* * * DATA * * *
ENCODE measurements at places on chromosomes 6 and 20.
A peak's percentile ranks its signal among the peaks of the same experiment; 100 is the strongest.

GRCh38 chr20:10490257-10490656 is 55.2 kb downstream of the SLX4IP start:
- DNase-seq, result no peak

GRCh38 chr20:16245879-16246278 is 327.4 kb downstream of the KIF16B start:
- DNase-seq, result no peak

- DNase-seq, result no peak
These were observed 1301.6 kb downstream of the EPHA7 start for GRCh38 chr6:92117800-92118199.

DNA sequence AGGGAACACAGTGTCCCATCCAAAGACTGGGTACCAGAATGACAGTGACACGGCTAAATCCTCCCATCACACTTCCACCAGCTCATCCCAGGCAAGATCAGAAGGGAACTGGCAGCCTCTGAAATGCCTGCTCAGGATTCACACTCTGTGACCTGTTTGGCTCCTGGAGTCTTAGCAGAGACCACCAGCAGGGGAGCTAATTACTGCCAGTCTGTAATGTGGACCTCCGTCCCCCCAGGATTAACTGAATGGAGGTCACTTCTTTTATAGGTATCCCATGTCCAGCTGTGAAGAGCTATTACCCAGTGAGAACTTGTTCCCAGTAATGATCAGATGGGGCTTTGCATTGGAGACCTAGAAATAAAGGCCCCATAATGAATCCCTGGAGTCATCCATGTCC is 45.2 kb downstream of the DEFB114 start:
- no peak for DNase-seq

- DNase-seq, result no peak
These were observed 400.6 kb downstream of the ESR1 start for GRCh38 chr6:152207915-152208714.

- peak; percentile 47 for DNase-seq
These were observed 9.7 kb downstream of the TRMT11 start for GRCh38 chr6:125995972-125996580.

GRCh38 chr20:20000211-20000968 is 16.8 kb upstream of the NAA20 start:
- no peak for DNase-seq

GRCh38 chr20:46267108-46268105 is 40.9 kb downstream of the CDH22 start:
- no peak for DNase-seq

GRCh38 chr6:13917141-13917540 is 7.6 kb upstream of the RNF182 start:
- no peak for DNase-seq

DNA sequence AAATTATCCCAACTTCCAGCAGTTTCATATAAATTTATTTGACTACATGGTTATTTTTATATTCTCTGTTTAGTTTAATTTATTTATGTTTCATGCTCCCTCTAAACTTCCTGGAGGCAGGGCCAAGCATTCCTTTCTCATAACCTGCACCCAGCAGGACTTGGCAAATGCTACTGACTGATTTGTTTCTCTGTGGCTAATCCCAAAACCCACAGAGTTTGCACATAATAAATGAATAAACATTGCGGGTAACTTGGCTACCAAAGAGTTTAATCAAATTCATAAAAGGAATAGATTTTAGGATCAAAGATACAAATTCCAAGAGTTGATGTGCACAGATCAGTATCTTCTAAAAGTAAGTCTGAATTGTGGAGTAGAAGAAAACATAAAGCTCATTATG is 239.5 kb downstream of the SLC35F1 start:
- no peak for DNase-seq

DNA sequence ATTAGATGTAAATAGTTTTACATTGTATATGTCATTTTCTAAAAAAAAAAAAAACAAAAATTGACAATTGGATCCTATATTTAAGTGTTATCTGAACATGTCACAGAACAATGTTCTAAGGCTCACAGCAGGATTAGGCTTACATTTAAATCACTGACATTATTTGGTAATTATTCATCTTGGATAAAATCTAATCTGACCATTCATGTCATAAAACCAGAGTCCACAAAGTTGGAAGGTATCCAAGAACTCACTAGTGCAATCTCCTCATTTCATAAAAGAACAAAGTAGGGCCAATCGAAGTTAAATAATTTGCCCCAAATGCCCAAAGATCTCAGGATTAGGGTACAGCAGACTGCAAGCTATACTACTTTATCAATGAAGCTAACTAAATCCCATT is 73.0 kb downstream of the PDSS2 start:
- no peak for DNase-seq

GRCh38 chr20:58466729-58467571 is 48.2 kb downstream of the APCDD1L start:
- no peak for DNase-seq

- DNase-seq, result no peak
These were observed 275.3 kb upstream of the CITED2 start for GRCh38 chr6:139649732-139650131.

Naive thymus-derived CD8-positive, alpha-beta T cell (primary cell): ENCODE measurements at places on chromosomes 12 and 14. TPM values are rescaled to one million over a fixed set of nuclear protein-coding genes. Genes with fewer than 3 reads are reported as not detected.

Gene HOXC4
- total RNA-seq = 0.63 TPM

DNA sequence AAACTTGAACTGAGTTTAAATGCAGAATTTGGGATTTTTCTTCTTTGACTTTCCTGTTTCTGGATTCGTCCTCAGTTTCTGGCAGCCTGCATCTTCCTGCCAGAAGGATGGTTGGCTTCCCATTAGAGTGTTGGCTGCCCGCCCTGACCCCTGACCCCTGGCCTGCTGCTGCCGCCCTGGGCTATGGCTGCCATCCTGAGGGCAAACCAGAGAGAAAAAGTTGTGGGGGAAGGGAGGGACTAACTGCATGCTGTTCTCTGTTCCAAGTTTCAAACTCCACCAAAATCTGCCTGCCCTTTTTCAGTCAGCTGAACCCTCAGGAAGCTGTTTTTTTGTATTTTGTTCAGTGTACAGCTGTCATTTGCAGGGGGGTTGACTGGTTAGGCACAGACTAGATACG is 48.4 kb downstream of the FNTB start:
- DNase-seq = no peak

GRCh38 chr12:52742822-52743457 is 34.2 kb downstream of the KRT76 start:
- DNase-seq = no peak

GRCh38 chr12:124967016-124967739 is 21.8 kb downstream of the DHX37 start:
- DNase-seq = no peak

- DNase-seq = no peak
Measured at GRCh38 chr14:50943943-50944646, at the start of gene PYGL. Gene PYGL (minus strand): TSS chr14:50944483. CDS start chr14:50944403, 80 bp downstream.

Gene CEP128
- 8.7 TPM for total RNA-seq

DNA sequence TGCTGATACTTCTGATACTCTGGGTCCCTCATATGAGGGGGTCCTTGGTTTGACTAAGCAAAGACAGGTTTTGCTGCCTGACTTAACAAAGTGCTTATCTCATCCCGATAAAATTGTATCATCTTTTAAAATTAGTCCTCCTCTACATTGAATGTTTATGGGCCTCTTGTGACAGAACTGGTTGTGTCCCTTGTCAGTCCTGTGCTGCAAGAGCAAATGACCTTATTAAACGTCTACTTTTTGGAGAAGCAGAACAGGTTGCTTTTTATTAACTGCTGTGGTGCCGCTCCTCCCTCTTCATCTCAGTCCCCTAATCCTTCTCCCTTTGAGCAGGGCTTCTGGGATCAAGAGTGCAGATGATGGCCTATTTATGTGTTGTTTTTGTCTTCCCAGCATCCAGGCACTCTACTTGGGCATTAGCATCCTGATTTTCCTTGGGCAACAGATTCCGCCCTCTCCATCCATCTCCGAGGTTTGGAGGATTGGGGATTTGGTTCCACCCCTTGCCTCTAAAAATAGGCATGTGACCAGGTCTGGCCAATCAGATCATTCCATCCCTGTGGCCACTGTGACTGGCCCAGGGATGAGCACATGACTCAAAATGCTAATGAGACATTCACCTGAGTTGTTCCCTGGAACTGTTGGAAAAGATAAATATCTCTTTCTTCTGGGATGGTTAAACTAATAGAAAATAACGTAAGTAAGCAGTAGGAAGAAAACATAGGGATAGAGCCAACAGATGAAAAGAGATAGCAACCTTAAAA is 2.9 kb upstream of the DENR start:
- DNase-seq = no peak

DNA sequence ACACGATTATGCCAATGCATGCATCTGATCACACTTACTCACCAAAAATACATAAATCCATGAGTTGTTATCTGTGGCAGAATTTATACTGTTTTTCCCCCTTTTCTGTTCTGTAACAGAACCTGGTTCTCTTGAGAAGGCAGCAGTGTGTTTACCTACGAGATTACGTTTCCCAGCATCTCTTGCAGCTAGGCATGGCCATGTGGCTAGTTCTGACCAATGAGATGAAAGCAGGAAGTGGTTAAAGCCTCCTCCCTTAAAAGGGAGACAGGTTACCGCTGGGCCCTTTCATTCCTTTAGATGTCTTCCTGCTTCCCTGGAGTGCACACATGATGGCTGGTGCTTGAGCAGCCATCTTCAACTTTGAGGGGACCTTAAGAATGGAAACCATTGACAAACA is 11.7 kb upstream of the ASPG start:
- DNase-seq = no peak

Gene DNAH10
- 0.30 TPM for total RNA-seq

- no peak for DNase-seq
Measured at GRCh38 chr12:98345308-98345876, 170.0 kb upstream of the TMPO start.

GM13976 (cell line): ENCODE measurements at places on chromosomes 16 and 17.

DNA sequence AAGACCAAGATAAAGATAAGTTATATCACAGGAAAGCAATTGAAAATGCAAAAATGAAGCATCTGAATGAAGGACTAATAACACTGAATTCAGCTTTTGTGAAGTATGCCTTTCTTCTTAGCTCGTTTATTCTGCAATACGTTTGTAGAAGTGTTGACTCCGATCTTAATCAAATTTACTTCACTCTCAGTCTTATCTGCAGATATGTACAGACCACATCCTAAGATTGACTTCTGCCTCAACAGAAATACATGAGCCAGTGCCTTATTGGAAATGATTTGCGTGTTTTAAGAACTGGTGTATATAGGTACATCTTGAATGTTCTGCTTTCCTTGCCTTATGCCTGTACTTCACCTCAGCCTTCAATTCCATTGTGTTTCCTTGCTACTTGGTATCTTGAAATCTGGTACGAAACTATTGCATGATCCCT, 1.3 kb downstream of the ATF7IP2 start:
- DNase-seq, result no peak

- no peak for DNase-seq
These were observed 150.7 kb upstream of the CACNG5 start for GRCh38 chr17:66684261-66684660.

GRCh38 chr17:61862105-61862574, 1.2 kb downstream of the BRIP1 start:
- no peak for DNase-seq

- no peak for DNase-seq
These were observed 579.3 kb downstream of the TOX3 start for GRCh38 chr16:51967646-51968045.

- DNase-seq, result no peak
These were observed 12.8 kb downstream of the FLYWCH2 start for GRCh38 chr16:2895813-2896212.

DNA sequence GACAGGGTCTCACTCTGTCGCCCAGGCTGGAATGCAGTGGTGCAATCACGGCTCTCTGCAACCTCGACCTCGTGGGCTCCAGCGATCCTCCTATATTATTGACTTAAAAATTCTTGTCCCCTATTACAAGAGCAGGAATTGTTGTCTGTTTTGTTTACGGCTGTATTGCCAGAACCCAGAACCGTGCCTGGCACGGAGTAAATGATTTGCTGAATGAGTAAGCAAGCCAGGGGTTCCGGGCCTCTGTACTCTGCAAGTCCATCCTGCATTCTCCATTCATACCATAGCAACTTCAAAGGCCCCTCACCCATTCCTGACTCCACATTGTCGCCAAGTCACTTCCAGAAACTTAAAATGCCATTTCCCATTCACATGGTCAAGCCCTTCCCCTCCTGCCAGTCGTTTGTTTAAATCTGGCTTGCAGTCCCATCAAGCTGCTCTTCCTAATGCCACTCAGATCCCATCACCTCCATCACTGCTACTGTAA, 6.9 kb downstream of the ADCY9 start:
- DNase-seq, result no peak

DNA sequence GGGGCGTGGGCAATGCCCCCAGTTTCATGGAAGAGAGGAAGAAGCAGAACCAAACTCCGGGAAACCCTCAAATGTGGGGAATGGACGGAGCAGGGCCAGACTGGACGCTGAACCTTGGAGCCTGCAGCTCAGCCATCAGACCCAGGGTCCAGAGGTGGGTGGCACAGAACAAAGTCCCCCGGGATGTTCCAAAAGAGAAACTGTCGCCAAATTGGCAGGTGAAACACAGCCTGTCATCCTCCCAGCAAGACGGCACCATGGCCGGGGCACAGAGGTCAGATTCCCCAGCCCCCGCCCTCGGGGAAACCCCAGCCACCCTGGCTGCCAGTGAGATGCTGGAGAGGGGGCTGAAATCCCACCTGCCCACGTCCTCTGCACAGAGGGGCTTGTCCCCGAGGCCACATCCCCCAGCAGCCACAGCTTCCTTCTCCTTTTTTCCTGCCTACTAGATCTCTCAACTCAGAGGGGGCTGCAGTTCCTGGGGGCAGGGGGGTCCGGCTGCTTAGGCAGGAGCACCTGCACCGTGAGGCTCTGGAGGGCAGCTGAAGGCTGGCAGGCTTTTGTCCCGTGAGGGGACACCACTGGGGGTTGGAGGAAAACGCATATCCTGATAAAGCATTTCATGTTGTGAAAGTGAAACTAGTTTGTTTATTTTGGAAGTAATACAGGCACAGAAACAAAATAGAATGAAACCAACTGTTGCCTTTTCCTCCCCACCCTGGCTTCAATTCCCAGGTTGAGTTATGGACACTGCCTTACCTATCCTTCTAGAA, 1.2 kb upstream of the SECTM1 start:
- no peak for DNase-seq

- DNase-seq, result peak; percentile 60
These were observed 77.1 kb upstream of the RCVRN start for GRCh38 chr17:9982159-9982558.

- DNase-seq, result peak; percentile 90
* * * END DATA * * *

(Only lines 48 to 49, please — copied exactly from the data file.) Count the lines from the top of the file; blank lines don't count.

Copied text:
- no peak for DNase-seq
Measured at GRCh38 chr12:98345308-98345876, 170.0 kb upstream of the TMPO start.